Boardrooms are abuzz over big data; mobile applications are the order of the day; the first wave of enterprise resource planning systems is due for an upgrade. Without a doubt, information technology (IT) is in the crosshairs of change. Seems like it’s always been that way!
The pressure is on for IT departments to design, source and implement new systems incorporating all the latest bells and whistles. I offer the results of Protiviti’s 2014 IT Priorities Survey as proof of the scope of the drivers for change.
In leaping forward, however, organizations tend to embrace the future at the expense of the status quo. This can be a costly and crippling mistake when dealing with mission-critical systems. Service and performance continuity is as important to change management as change itself. In making change happen, it is essential to ensure that everything already in place runs smoothly while you build and implement the new technology. Also, it is important to achieve acceptable returns on prior IT investments. There has to be appropriate balance when embracing change.
In leaping forward, however, organizations tend to embrace the future at the expense of the status quo.
For many companies, IT transformation can mean deploying heavily customized software; “re-architecting” existing networks; establishing interconnectivity with new business partners; adopting specialized technology; and investing further in web and mobile capabilities. So what are the best ways to manage an IT transformation? Here are five strategies and approaches that we have found work best:
1. Understand–and communicate!–your priorities. This means introducing them with the assistance of relevant functional leaders across the enterprise. Paint a picture of what you have now, what you hope to have after the transformation and what needs to be done to maintain the technological status quo during the change.
2. Prepare a prioritized task list, in consultation with the organization’s executive management and business owners.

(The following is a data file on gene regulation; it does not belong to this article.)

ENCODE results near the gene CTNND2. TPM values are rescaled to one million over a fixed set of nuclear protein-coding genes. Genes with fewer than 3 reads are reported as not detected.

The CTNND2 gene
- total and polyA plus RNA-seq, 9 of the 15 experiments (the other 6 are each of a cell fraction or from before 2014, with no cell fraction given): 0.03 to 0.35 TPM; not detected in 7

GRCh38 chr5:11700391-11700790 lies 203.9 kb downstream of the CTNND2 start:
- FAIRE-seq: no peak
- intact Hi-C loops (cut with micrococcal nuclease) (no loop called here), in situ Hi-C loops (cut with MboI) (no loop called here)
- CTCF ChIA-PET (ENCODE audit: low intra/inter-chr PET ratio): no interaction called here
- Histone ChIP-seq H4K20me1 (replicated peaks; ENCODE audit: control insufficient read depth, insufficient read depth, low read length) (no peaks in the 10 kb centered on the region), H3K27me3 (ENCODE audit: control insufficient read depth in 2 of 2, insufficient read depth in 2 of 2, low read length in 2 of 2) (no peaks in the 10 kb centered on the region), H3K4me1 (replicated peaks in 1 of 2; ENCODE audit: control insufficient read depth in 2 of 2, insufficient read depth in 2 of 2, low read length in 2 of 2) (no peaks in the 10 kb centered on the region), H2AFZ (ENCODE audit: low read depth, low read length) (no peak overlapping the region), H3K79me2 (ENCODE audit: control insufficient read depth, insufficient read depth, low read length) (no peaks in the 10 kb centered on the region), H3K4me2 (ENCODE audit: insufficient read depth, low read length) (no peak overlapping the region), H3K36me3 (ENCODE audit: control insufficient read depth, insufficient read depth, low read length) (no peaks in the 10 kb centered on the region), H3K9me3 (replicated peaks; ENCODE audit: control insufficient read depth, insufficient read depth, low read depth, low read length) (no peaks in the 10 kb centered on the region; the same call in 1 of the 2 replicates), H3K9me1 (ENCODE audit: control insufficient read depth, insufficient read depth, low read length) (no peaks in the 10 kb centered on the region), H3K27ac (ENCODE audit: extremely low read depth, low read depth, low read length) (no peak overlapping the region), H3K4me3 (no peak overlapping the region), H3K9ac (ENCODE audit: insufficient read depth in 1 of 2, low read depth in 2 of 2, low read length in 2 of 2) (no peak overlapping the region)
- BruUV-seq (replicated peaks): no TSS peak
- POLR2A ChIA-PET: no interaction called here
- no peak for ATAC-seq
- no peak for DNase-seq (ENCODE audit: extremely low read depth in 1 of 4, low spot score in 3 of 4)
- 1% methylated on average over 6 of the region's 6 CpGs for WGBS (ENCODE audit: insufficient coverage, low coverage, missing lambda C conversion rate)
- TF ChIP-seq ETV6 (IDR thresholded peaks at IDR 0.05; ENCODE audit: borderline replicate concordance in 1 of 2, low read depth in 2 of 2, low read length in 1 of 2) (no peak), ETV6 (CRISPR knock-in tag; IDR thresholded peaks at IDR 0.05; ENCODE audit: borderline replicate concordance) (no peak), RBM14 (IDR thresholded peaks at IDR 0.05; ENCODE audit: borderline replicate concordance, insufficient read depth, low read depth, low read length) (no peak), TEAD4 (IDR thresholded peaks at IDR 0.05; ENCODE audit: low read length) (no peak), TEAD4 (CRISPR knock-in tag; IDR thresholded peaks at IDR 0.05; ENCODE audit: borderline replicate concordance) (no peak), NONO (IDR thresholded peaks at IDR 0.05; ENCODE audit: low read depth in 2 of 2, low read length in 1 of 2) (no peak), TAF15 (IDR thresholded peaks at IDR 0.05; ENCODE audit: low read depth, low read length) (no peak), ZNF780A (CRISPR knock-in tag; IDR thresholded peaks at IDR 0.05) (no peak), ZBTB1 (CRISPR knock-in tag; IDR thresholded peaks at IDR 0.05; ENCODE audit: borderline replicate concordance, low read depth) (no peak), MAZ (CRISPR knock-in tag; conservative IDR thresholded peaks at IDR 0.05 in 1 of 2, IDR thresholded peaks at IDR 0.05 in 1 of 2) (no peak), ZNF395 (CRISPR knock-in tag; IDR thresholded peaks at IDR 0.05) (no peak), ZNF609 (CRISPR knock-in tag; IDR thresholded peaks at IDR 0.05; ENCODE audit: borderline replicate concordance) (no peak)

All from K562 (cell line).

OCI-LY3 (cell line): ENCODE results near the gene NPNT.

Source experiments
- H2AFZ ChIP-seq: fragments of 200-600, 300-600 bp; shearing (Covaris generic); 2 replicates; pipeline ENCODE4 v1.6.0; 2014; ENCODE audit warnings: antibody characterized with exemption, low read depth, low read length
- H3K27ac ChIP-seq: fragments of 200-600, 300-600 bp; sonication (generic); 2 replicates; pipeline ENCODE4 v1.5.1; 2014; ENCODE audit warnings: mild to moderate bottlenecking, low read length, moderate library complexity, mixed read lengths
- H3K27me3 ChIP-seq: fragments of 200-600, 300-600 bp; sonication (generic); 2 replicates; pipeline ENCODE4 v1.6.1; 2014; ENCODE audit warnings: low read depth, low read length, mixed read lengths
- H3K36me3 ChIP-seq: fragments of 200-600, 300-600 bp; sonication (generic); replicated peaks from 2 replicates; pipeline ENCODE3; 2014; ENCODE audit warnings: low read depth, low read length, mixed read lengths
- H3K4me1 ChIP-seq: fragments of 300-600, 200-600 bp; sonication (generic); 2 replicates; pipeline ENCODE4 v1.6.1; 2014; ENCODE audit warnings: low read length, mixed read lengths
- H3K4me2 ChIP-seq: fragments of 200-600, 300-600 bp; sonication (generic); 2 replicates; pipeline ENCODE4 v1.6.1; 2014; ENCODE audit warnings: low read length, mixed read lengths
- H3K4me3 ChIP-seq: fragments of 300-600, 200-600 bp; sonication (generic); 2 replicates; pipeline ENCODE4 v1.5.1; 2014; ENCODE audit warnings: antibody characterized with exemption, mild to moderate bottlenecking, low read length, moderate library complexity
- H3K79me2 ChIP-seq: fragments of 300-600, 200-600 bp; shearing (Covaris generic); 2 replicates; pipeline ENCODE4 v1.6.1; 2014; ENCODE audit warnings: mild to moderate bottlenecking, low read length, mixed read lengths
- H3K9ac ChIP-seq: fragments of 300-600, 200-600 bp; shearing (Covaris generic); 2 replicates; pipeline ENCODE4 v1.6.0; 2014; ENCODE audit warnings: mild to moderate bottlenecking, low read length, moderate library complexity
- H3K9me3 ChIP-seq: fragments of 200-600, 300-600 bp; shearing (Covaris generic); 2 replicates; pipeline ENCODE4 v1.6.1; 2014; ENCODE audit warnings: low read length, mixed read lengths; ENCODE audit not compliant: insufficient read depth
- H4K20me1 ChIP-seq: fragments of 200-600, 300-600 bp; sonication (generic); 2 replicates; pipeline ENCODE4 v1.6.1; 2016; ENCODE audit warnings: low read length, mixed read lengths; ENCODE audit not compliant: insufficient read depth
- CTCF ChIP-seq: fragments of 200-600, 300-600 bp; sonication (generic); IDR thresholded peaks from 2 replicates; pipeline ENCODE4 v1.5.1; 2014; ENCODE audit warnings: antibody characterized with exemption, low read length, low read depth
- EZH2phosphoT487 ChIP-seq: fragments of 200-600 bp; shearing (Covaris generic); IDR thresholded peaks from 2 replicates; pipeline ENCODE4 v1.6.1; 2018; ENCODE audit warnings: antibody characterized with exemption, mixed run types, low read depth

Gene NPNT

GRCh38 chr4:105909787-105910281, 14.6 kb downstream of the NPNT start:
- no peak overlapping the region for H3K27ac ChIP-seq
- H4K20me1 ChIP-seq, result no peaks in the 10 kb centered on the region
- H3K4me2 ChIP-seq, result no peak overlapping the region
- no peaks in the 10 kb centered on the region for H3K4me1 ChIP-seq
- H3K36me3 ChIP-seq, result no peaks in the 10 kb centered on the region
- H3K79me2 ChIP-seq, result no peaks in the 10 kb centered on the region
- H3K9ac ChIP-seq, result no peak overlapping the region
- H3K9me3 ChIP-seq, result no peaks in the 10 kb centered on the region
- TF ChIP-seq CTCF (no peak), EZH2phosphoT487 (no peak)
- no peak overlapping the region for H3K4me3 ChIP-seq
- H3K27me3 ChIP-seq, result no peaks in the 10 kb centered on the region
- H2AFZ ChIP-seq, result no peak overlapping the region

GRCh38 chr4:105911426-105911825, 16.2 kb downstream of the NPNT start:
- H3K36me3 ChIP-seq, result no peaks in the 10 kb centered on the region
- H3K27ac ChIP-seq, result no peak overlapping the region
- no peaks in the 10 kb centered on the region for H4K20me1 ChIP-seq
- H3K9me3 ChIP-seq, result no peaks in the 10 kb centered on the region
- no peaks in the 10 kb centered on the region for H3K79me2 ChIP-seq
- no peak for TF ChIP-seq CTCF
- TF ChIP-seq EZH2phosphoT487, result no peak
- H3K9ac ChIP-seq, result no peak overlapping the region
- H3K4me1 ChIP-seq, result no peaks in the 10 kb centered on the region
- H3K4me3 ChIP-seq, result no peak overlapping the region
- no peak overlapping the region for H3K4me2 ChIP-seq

3. Make sure you understand which core activities cannot fail during the transformation and develop appropriate timelines to address them.
4. Organize your IT transformation projects according to your priority list.
5. Make sure you have the right skills and people in place to get the job done.
Companies know too well how difficult it is to maintain current systems as new systems are being developed and put in place. Indeed, “IT infrastructure change management” and “operating system change management” both ranked very high as critical priorities in our survey. Planning and managing the technical infrastructure are key elements to the success and resilience of the business.
Here are some questions to ask prior to initiating an IT change:
- Which systems are in immediate need of upgrading and which ones can wait?
- Which are the mission-critical systems that need to be maintained during the change?
- How will you maintain IT security during the change?
- How and when will your IT policies be updated?
- Do you have the resources to accomplish the transformation efficiently, effectively and with minimal disruption?
The breathtaking pace of technological change greatly complicates IT management processes, and the need for new technologies will continue to command the attention of CIOs and IT leaders. While you can’t stop progress, maintaining current systems and operations to ensure a smooth transition can spell the difference between IT that supports and moves the enterprise forward, or periodically disrupts it.
This post was published originally on The Protiviti View by Protiviti Inc. Copyright 2014. Protiviti is a global consulting firm that helps companies solve problems in finance, technology, operations, governance, risk and internal audit (www.protiviti.com). The Protiviti View is hosted by Jim DeLoach, a Protiviti Managing Director, and features regular contributions from him as well as other Protiviti subject-matter experts. Follow Jim on Twitter @DeLoachJim.